A Warning Sign

PHOTOGRAPH BY MICHAEL AND PATRICIA FOGDEN / MINDEN PICTURES

 

Welcome to The Overview, a weekly newsletter in which Editor-in-Chief Willow Defebaugh offers an aerial view of the latest events in climate and culture—and how they all fit together.

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“Anything which is more than our necessity is poison.”

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A poison is a compound that disrupts the normal functions of a body or system through a series of chemical reactions. Different poisons vary in terms of lethality and effects; some snake venoms attack the victim’s bloodstream, increasing or decreasing pressure (haemotoxic venom), while others disrupt the nervous system causing paralysis (neurotoxic venom). And though many poisons exist in nature, whether by the bright colors of a viper or the sound of the rattlesnake, they almost always come with a warning.

 

We may not be venomous by nature, but humans know all about poison. Earlier this week, the captain of a whale watching group in San Diego, California reported a fuel spill off the coast of San Clemente Island. Using a drone, Domenic Biagini recorded footage of dolphins swimming through the sheen—which he estimated to be 50 miles long. He called it into the Coast Guard, who said it was the Navy’s responsibility. The Navy told ABC News it was the Coast Guard’s duty and that they weren’t investigating it. How many spills like this one go unaccounted for?

 

We have had our fair share of victories to celebrate on the fossil fuel frontlines, though. Just this week, a Massachusetts judge denied Exxon Mobil’s request to dismiss a case accusing the oil giant of intentionally misleading the public and its investors about the role it has played in causing the climate crisis. And earlier this month, it was announced that three of Exxon’s board seats would be going to environmental advocates thanks to the work of climate activist hedge fund Engine No. 1, which is aiming to push the company in the direction of clean energy.

 

In her latest column for Atmos, Ruth H. Hopkins writes about the sacredness and scarcity of water that will define our lifetimes. Despite the fact that 70% of our planet’s surface is water, only 3% of it is fit for us to drink. In four years, an estimated 1.8 billion people will live in areas impacted by water scarcity. As Hopkins put it: “In spite of the knowledge that we lack available freshwater, as well as an increase in demand, waters are still being polluted with garbage and chemicals, and governments continue to jeopardize what little there is by continuing to promote and support big oil while refusing to move toward green energy. Fossil fuel extraction not only drives climate change, but it also wastes water and pollutes it by leaking toxins into it.”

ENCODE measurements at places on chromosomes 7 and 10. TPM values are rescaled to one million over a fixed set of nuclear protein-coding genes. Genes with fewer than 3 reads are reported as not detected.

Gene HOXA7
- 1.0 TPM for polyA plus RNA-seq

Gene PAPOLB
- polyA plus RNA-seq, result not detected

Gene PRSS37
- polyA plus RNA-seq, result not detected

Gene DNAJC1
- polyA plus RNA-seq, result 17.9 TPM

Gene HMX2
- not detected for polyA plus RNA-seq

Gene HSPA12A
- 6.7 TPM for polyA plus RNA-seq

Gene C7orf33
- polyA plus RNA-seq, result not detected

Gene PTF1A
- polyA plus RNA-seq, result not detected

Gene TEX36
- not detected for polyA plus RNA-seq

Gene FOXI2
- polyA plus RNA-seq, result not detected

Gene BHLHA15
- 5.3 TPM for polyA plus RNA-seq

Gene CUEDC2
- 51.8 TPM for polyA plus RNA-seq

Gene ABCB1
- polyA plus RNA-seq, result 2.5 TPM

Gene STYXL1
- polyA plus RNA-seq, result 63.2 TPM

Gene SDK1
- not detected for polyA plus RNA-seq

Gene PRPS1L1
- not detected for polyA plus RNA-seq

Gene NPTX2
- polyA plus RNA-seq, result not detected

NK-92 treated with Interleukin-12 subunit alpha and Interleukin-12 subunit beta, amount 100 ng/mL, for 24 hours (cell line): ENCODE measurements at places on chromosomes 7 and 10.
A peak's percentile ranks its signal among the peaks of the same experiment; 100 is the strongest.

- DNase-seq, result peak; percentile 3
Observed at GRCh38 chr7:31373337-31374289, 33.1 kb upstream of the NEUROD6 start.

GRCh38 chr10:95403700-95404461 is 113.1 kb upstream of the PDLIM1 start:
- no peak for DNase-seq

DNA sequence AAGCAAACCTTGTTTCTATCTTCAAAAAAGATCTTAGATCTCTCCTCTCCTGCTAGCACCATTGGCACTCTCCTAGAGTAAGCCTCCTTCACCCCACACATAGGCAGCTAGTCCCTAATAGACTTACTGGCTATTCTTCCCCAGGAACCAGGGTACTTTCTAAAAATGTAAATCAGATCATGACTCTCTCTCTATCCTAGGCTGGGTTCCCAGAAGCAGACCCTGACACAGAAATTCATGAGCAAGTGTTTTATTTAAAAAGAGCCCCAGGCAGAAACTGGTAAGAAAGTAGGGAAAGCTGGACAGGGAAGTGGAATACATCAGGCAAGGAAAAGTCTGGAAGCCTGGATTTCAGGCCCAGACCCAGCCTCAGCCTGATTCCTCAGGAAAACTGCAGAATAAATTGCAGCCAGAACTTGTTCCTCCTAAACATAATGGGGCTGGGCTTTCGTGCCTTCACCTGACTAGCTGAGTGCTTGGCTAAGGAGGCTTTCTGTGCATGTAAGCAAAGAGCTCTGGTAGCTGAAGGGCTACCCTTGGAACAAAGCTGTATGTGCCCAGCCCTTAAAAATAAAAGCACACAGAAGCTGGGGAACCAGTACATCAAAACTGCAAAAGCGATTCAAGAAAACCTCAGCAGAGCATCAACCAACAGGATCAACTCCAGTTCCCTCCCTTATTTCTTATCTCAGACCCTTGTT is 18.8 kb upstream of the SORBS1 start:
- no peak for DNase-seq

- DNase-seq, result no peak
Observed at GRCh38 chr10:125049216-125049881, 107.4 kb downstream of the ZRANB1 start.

Of course, we cannot uncouple our culture of contamination with our culture of consumption. In her new book Unraveled: The Life and Death of a Garment, New Standards Institute founder Maxine Bédat tackles the poisonous greenwashing, polluting processes, and toxic supply chains that underlie the fashion industry. And while excess might appear to be woven into every fiber of our cultural being, Bédat insists that this is conditioning—which is possible to change. As she told Elle in a recent interview: “It’s not like we want new stuff all the time. We’re just sent a lot of messages to buy things all the time.”

 

While the chain reactions and systemic disruption it’s causing may be manifold, the insatiable hunger of colonial capitalism is the real poison of which we are speaking. When we go back to our initial definition of poison, this mindset of extraction and excess is disrupting the body to which we all belong. And Mother Nature has certainly been sending warning signs. So my question for you, dear reader, is what might change if you viewed everything beyond what’s needed as poison? Not just for the planet, but you personally? How might you reevaluate your priorities and the way you use resources?

 

This is not to say that we should eschew everything outside of what’s strictly necessary for survival (food, water, shelter, and connection). Swinging from one extreme to another is rarely an effective course of treatment. In small doses, even certain snake venoms are used to create remedies. What I’m offering here is an invitation to explore the areas of our life that we need to come into right relationship with. If excess is the venom in our veins, then the antidote can only be temperance—the medicine of moderation, which is to say balance. After all, what is nature if not an expression of equilibrium?

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